There are not only one or two chè shops in District 10’s Nguyen Tri Phuong Street – it’s an entire Thai sweet soup street! Around 7 p.m., the whole area featuring Thai sweet soup is lit up with neon lights, making you feel as if you are on a busy central street in Hong Kong. Customers, from teenagers to college students, from young couples to families with kids, sit on plastic chairs and tables overlooking the busy street and wait for their desserts to be served. You can jump into any shop you like, but we highly recommend Chè Thái Ý Phương, a nearly 20-year-old dessert shop. You won’t be disappointed.
Chè Khúc bạch (Khuc Bach sweet gruel)
“Chè khúc bạch” is very familiar to the Southern variety but it first originated in Hanoi. Its perfect balance of lychee, creamy jelly and almonds gives street food lovers a taste of summer.
It was introduced to Saigon long ago, but chè khúc bạch became a hit with Saigon youngsters in 2013. The original Khuc Bach sweet soup contains cheese jelly, lychee jelly, roasted shredded almond seeds and sugar syrup. “Simple” and “savoury” are the two words that best describe the flavour of this dessert.
Original chè khúc bạch contains cheese jelly, lychee jelly, shredded almonds and sugar syrup. Image source: images.sunflower.vn
Saigon’s beloved chè khúc bạch was creatively varied by adding new toppings and novel cheese jelly flavours. Nowadays, chè lovers have more options than ever to enjoy, such as chè khúc bạch with fruits, tofu, cheese, cocoa, green tea, chocolate and so much more.
Saigon shops offer a plentiful array of options for chè khúc bạch lovers. Image source: cdn01.diadiemanuong.com
Chè khúc bạch is best served with some shaved ice. It’s a great option for anytime of the day.
Price: VND 20,000 to 33,000
Where to eat:
Chè Khúc Bạch Thanh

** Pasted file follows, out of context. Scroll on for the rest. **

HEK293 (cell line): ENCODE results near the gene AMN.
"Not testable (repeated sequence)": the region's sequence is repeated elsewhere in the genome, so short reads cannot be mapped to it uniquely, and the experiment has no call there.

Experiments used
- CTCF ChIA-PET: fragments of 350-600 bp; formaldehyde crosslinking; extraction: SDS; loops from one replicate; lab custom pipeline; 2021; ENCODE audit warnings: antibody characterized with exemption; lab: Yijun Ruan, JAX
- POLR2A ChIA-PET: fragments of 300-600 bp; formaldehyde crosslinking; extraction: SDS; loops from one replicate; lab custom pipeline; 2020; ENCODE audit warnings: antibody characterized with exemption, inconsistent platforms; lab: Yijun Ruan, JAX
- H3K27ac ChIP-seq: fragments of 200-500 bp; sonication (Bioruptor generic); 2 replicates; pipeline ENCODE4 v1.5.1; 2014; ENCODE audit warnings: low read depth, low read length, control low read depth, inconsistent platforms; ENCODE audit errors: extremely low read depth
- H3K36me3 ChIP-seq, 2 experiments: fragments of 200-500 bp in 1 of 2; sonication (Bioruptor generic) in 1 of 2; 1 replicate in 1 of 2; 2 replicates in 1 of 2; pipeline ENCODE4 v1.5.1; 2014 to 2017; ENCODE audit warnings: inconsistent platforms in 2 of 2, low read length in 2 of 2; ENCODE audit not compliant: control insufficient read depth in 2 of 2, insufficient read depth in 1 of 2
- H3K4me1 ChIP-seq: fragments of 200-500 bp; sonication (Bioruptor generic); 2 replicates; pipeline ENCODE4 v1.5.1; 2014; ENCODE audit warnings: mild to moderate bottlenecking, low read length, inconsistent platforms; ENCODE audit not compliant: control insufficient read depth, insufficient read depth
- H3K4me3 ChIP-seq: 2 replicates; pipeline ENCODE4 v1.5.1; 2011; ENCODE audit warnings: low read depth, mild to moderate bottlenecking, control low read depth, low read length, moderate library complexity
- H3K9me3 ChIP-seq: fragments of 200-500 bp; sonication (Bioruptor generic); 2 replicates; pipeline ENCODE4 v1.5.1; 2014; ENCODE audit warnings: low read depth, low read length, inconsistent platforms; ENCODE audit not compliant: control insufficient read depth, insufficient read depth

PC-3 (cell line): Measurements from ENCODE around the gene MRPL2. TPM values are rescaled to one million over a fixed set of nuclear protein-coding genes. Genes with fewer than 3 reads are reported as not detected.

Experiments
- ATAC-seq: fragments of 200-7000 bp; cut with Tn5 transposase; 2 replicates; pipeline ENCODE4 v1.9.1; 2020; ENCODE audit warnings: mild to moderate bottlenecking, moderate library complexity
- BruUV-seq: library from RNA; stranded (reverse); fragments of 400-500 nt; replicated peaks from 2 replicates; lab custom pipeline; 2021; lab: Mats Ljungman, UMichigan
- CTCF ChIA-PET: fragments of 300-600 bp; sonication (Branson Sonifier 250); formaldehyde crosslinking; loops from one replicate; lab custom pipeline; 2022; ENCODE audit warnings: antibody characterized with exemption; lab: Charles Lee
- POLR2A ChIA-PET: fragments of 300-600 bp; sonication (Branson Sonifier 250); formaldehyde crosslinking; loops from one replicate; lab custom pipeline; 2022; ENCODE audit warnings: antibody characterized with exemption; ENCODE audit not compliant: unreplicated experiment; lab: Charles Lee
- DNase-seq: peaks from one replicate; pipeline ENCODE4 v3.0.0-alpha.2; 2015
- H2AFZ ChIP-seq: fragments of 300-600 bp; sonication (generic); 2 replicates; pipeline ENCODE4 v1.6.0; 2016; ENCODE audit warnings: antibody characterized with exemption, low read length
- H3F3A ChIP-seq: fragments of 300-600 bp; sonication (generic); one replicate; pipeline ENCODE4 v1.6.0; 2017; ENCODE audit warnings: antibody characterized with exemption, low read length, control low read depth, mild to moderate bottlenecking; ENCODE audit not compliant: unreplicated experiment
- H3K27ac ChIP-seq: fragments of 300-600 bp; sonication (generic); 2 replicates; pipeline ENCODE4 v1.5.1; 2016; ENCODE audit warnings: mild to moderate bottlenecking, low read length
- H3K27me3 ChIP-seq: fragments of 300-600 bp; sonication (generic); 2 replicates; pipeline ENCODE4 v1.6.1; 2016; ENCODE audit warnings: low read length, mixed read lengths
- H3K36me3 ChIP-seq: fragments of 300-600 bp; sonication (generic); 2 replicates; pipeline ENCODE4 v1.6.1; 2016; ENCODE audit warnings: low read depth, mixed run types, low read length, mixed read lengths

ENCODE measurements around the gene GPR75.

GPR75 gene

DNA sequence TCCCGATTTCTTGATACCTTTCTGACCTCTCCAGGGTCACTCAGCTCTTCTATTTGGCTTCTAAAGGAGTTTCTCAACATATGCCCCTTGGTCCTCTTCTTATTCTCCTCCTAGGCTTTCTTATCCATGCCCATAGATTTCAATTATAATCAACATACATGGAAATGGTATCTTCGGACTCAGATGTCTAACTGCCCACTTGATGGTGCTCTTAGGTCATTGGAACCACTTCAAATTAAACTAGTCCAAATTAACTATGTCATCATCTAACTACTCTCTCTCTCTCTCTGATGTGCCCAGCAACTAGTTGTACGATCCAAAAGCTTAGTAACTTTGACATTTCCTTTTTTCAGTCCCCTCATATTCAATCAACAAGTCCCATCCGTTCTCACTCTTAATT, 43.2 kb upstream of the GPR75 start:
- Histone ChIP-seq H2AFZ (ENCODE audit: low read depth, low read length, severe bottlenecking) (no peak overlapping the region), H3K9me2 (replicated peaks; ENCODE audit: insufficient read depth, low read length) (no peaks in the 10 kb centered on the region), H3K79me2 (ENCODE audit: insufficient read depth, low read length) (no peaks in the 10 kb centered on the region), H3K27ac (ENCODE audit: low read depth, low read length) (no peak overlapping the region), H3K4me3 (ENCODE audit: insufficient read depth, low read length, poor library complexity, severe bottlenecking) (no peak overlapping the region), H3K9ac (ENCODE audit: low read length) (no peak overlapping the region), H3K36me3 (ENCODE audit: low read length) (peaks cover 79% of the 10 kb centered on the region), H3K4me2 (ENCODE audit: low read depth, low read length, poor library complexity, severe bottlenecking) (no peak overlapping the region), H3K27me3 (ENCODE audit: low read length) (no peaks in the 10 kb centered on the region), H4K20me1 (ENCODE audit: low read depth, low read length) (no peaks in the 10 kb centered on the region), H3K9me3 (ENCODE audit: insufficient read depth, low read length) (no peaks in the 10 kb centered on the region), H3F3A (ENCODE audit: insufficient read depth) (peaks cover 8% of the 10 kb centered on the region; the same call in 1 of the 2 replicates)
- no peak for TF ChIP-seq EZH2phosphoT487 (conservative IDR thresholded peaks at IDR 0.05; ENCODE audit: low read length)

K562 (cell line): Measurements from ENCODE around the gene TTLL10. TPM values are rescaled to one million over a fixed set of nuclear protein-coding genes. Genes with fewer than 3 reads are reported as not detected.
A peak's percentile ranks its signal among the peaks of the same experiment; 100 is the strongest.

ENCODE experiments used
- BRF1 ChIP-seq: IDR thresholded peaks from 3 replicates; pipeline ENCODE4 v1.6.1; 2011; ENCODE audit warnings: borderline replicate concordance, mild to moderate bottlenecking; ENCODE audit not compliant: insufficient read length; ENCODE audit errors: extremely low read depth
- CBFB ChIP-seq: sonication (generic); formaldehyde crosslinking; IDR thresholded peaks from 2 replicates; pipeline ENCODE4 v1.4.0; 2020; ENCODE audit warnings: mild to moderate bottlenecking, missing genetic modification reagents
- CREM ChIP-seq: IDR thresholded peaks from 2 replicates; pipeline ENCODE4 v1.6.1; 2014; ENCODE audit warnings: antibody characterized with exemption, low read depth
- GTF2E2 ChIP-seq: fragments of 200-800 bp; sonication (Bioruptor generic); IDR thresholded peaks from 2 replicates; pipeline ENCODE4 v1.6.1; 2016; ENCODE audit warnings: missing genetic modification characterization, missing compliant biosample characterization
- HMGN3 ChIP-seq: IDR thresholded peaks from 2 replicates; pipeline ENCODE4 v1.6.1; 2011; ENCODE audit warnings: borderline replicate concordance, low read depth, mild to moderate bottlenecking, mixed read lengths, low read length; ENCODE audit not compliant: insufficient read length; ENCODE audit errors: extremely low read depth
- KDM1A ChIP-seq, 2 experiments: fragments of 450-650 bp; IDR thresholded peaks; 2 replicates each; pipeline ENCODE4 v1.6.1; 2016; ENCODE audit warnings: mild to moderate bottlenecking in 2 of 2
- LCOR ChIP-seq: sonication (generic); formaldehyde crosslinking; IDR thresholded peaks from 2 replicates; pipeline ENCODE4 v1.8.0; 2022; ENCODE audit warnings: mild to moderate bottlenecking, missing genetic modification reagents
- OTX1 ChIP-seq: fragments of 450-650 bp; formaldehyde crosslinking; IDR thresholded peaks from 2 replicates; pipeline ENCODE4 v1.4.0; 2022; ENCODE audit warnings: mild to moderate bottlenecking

Address: 68/210 Tran Quang Khai St, D1, HCMC
Opening hours: 9:00 a.m. to 9:30 PM
Chè Mâm (Sweet soup “buffet”)
If you can’t decide which Vietnamese sweet soup to try, order a bit of everything. In Saigon, varieties of sweet soups are served in small portions on a tray (“mâm” in Vietnamese); up to 16 options are available. This way, you can curate your own perfect selection of Vietnamese sweet desserts – from chè đậu xanh (mung bean sweet soup) to chè bà ba (a heavy, starchy combination of sweet potato, cassava and taro in a rich coconut milk soup) and so on. This is always a good option if you’re eating with a group of four or more.
Various flavour of sweet soup, all on a tray and ready to go. Image source: facebook.com/saigonsuada
Price: VND 5,000 to 30,000
Where to eat:
Chè Mâm Khánh Vy
Address: 242B Su Van Hanh St., D10, HCMC
Opening hours: 5:00 p.m. to 10:30 p.m.
Take a tour to this famous shop house through this video:
Video source: RICE
Besides local flavours, Saigon chè also include sweet soups brought over from other countries in the region. Regional flavours are added, making them culturally unique.
Chè Campuchia - Cambodian Style Sweet Soup
Cambodian-style chè is made with shaved ice, coconut milk served with durian sauce, strands of egg noodles, palm fruit, salted egg, mung bean paste and baby tamarind. The key ingredient that gives this treat its special flavour, however, is the pumpkin flan, a delicacy made from egg custard cooked in a hollowed-out pumpkin. These pumpkins are usually imported from Cambodia, which gives the custard a sweeter flavour than pumpkins in Vietnam. Make sure you don’t eat the rind!
The key ingredient here is the pumpkin flan. Image source: media.christinas.vn
Price: VND10,000 to 22,000
Where to eat it:
Chè Cô Huôi - Chợ Hồ Thị Kỷ
Address: 57/21A Ho Thi Ky St, D10, HCMC. (in Ho Thi Ky Market)
Opening hours: 2 p.m. to 10 p.m.PM
Phone: 090 991 87 07
Ho Thi Ky Market, located on the borders of District 10 and District 1, is well known as Ho Chi Minh City’s largest flower market, as well as Saigon’s unofficial Cambodia Town. You can find various Cambodian dishes here, and sweet soup is one of them.
Meet Fresh is a Taiwan-based chain, popular for its herbal jelly, widely adored by Vietnamese youths. A bowl of Meet Fresh contains a combination of herbal grass jelly and taro balls. Some of the common toppings include beans, nuts and fruit, depending on your preference. This Taiwanese Sweet soup is finished off with brown sugar, coconut milk and sugar syrup. For anyone unfamiliar with these ingredients, grass jelly is an Asian dessert, made from the leaves of mesona chinensis, a member of the mint family. Taro balls, the more chewy, mochi-like balls, similar to the Chinese sticky rice balls, are made out of taro.
Eating is one of the top things to do in Saigon. With a glut of tasty dishes to sample, it’s hard to decide what to choose For a short list of the must-try food in the city, you can read below. For more ideas, you can read our review: Top Street Food in HCMC.